Expressive Art in Therapy
By: Des Loucado, Masters Level Intern
Art therapy is a very broad term used to encompass a variety of different techniques to supplement care provided by therapists. These include techniques such as music therapy, chronotherapy (such as movement and dance therapy), expressive art therapy techniques (such as visual arts like painting, drawing, and sculpture), alongside film, theater, and creative writing (such as poetry, stream of consciousness writing, journaling).
Many art therapy techniques are integrated alongside other forms of therapy to help foster growth and processing. According to Hoffmann (2016), “Art therapy usually takes the form of group workshops, and a choice of the techniques themselves depends primarily on the objectives to be achieved, recommendations of doctors and therapists, as well as the preferences of a patient. Regardless of your choice, artistic activity is not the aim but a means of achieving positive change.”
Common practices for expressive art therapy are as vast and creative as the individual engaging in the work. The client is the expert when enacting their artistic vision within a session. They are the ones with the power to determine what aspects of the art represent what they want to explore and develop. The therapist merely acts as someone to guide and facilitate the client when they express themselves, offering questions and insight to their choices.
It is imperative that the therapist and client look towards integrating these techniques with an open mind and non-judgemental perspective to ensure the most growth. Resistance to the process of expressing yourself fully comes when we are held onto convictions from societal expectations of adequate artistic talent.
In therapy, such convictions can be clinically significant but do not provide an excuse to evade attempting something new. As Hoffmann states, “[Art therapy] objectives of therapy through art can be boiled down to three basic functions: recreational, educational and corrective (p. 198).” With these three objectives in mind, the technique used can be varied to elicit different responses. These include:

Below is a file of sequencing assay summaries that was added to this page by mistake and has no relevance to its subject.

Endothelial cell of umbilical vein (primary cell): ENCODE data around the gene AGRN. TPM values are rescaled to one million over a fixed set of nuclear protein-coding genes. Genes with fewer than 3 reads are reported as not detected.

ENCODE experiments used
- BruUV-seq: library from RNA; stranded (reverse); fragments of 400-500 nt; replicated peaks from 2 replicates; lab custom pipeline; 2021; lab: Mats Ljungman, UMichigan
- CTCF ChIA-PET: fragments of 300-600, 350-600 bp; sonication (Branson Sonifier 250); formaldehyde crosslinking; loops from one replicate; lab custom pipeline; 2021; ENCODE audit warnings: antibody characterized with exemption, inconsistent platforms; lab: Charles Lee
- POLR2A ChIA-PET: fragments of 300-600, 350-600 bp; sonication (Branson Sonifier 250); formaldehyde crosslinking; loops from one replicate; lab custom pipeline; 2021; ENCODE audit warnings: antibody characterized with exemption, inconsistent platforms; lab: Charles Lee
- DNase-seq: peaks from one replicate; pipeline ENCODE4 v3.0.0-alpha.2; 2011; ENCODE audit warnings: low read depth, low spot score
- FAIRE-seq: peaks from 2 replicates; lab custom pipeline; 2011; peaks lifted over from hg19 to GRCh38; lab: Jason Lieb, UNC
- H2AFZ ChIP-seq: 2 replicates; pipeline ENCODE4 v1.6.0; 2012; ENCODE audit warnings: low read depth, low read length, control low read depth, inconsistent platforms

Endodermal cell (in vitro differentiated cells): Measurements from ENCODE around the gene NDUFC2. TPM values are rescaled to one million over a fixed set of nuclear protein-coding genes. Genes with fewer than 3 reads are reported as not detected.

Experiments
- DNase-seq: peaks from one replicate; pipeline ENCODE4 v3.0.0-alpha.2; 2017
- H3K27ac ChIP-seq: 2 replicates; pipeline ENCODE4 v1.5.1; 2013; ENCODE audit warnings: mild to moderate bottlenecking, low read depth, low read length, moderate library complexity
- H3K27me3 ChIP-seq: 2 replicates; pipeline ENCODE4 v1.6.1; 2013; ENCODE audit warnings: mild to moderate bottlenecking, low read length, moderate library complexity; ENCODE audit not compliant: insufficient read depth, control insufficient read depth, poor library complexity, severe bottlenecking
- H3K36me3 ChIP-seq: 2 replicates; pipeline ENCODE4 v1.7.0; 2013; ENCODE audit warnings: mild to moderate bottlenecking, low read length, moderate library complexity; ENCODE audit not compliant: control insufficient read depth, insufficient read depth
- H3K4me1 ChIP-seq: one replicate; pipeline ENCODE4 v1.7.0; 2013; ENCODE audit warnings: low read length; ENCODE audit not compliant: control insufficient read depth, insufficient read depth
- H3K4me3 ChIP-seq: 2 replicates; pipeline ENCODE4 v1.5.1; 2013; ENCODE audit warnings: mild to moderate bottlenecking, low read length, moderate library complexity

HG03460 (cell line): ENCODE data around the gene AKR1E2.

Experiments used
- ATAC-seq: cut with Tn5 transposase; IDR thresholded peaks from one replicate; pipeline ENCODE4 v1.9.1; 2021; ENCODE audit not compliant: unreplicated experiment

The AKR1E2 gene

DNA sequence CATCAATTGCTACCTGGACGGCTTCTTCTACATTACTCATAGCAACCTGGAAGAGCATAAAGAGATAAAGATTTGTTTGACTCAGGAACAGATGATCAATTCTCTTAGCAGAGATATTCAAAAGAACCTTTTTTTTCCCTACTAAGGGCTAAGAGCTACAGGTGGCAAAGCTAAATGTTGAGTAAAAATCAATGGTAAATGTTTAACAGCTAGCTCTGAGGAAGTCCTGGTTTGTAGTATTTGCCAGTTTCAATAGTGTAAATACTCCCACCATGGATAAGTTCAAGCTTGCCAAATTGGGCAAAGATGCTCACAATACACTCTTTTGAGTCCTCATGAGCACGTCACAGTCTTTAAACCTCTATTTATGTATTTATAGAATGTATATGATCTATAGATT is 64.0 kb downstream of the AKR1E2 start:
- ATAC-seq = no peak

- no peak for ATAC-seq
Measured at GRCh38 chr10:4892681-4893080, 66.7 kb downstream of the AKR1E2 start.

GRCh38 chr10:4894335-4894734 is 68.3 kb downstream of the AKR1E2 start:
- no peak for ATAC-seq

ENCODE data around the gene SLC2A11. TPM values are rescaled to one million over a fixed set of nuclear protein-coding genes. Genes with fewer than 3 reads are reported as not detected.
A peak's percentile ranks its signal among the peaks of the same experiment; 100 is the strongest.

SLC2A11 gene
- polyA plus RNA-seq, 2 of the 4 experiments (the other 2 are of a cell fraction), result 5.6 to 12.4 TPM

- Recreational use of expressive art techniques includes detaching oneself from their problems to promote relaxation, rather than insightful exploration. It is used as a means to diminish an emotional reaction from the problem, such as one reading or watching television.
- Educational use of expressive art techniques provides details and data corresponding to an aspect (or many) ones of life. This can be used to determine the wants and needs of the person engaging in them.
- Corrective uses of expressive art techniques are focused on “correcting” an idea, feeling or behavior that is maladaptive to a client. Corrective techniques involve looking at logic and fact in relation to others, similar to that of a challenge but done creatively.
Even more interestingly, historical use and effectiveness of art therapy echoes from many generations in the past. We see connections between culturally significant uses of different models of expressive art. According to the Handbook of Art Therapy by Cathy Malchiodi, shamanistic healing methods included singing or chanting, dancing, and creating images for sake of healing. The Navajo people integrate artistic therapy techniques regularly, creating youth programs to assist in developing healthier coping skills for distressed youth.
Something very important about these techniques falls in its ability to be applied in a variety of different ways with clients of all ages and all backgrounds. Art as a means to express oneself and communicate has echoed throughout human history. Using expressive art techniques can be used as a bridge for non-verbal clients when looking at trauma, to children or adults who do not have vocabulary to adequately describe what they are speaking about.
Though training is not necessary, it is encouraged that those who employ art techniques to be informed of practical methods of art techniques. To put it simply, compare this to those who encourage their clients to engage in mindfulness. You would expect that they would speak to the feelings and emotions that may come up when doing so. The same goes for expressive art techniques. If a client is unsure how to use certain media, it is important for us to help guide them.